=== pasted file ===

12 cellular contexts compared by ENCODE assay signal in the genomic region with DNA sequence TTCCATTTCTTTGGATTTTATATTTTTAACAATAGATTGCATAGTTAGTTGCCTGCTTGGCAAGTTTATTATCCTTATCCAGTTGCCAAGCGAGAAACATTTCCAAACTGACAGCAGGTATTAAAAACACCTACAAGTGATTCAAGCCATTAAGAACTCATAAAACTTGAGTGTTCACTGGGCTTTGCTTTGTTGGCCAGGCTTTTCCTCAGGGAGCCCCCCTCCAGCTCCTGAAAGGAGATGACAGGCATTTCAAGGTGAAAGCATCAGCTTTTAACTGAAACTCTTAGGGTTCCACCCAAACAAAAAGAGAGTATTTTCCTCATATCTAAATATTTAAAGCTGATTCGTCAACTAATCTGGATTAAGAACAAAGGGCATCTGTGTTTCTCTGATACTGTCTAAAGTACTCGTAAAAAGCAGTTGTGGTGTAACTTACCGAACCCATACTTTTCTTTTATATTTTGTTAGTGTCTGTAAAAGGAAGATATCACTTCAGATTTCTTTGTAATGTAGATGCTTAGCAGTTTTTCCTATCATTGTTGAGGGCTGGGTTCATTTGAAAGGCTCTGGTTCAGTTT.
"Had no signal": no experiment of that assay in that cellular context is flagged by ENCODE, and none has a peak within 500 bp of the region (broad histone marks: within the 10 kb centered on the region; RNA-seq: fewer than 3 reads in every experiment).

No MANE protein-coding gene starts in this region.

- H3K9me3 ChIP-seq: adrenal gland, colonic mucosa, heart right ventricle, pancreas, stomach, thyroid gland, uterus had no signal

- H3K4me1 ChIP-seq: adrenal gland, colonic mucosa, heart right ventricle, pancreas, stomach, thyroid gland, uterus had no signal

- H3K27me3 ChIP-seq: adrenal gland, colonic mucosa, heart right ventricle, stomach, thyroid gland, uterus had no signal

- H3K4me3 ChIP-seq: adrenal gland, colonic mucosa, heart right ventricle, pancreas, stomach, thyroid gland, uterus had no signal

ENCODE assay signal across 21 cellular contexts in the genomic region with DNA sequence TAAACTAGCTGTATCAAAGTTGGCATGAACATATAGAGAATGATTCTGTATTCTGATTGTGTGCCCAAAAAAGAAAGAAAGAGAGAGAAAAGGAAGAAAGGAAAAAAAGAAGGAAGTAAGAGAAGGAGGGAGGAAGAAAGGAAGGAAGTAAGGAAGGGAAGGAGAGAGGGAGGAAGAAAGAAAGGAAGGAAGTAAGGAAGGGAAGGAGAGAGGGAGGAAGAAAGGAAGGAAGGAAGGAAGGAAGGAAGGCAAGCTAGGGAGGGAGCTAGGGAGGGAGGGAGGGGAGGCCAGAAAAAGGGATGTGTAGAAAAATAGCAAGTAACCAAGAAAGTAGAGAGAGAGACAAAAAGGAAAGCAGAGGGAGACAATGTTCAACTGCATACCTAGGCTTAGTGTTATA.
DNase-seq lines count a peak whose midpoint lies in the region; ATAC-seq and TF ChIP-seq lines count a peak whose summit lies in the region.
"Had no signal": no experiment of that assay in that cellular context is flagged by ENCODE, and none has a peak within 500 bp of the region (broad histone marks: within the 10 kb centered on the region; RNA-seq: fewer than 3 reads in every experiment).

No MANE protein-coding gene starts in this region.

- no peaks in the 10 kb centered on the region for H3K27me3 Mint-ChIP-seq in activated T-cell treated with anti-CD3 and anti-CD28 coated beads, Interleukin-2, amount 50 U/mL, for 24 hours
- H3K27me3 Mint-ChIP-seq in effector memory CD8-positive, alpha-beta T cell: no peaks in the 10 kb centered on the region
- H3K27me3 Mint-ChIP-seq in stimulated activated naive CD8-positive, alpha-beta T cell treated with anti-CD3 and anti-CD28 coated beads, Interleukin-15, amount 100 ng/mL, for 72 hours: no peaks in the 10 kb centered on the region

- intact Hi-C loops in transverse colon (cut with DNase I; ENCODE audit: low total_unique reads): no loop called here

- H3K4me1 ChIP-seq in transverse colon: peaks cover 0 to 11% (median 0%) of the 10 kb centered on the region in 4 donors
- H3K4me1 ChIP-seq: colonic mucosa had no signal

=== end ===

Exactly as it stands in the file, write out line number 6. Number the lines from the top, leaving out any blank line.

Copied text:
- H3K27me3 ChIP-seq: adrenal gland, colonic mucosa, heart right ventricle, stomach, thyroid gland, uterus had no signal